The Roedean Chapel is a treasured sanctuary, endowed through generations with beautiful gifts offered in memory or in gratitude and affection.
The first building, The Nancy Carver Memorial Chapel, designed by Mr Leonard Fleming, and built in memory of a pa st pupil, was initially half the size it is today. As there was enough money only for the little building itself, it was very small, with a beaten-earth floor, slits for windows, no seats, and no lighting, but before the building was finished, an anonymous donor gave enough money to glaze the windows and provide seating and lighting. This was the first special gift of many for the beautifying and enriching of the Chapel.
In an article on the occasion of the dedication in 1934, The Star said: “It is perhaps the most beautiful memorial to one person that Johannesburg possesses.” Stained-glass windows
have filled the ‘slits.’
At the altar, the original reredos, designed and executed by Helena Janisch, with the words in Greek, “Feed my Sheep”, has been replaced with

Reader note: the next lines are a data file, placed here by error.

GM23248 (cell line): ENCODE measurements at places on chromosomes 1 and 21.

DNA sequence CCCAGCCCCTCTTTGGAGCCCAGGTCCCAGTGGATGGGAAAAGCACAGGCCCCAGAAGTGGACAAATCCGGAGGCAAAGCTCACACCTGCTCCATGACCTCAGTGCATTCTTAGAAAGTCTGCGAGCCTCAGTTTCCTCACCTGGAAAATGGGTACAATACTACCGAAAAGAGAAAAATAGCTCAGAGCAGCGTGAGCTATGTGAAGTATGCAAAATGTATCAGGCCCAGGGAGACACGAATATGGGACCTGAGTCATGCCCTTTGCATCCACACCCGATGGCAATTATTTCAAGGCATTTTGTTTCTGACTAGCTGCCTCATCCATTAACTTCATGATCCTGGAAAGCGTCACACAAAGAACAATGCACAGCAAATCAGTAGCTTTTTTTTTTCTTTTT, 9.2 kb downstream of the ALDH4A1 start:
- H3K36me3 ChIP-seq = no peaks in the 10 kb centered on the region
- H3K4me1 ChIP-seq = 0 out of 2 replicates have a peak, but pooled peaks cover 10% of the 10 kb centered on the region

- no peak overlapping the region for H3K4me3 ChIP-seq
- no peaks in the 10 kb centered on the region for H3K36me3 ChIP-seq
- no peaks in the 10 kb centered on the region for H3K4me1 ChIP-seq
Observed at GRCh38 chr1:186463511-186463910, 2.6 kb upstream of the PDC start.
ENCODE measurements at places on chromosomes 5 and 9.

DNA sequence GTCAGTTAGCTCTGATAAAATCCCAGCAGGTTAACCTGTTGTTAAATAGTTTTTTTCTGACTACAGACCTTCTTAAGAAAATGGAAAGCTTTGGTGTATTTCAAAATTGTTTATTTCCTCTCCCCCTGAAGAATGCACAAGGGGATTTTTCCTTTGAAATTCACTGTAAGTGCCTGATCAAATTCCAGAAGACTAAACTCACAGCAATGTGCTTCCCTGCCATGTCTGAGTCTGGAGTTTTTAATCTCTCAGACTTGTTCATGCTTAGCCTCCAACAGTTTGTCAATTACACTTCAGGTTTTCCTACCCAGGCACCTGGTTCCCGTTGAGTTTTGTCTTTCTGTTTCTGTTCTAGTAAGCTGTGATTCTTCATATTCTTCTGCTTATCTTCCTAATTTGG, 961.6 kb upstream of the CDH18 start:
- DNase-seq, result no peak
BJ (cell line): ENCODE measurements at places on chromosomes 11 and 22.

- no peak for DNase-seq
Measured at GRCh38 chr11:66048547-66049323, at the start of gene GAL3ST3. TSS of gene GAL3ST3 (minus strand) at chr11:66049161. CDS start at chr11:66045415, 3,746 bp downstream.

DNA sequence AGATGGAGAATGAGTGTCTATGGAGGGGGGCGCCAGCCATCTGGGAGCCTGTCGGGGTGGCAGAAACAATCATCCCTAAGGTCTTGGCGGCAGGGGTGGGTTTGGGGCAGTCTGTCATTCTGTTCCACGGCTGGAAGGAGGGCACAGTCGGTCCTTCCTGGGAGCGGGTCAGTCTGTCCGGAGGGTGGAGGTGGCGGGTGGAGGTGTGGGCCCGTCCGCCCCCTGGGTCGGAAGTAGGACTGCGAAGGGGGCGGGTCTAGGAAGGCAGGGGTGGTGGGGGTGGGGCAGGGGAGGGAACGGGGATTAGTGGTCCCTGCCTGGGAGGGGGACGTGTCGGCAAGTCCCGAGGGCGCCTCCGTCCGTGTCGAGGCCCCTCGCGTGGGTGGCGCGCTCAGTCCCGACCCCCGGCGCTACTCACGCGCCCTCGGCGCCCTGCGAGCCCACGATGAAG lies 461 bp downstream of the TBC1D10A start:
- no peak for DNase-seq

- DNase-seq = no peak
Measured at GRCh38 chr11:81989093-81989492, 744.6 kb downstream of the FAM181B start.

“I am with you always, even unto the end of the world” in wrought iron and copper lettering by Kurt Jobst.
As the school outgrew the original building, Mr Fleming was asked to draw up the plans for an extension to be carried out at an estimated cost of £5,000.
Ella le Maitre, Headmistress from 1934 to 1958, laid the Foundation Stone of this building in 1957. The Chapel was a place that was particularly close to her heart. Her deep religious faith was known to all, and, having been present at the dedication of the first Chapel, she gained particular joy from the enlargement.
To mark Ella’s tenth anniversary at the school, the Old Girls donated the Lych Gate, which was built in memory of her parents. The inscription on the gate, chosen by Ella, reads:
“I was glad when they said unto me
‘Let us go into the house of the Lord’”.
What a pity, that, yet again, the need for security obscures this charming entrance to a very special
place. Not only is this garden a place of tranquility, but it is also of particular significance, as many of the trees were planted by staff and girls on the school’s own Arbour Day in 1934. Years of tender
loving care have added to its beauty.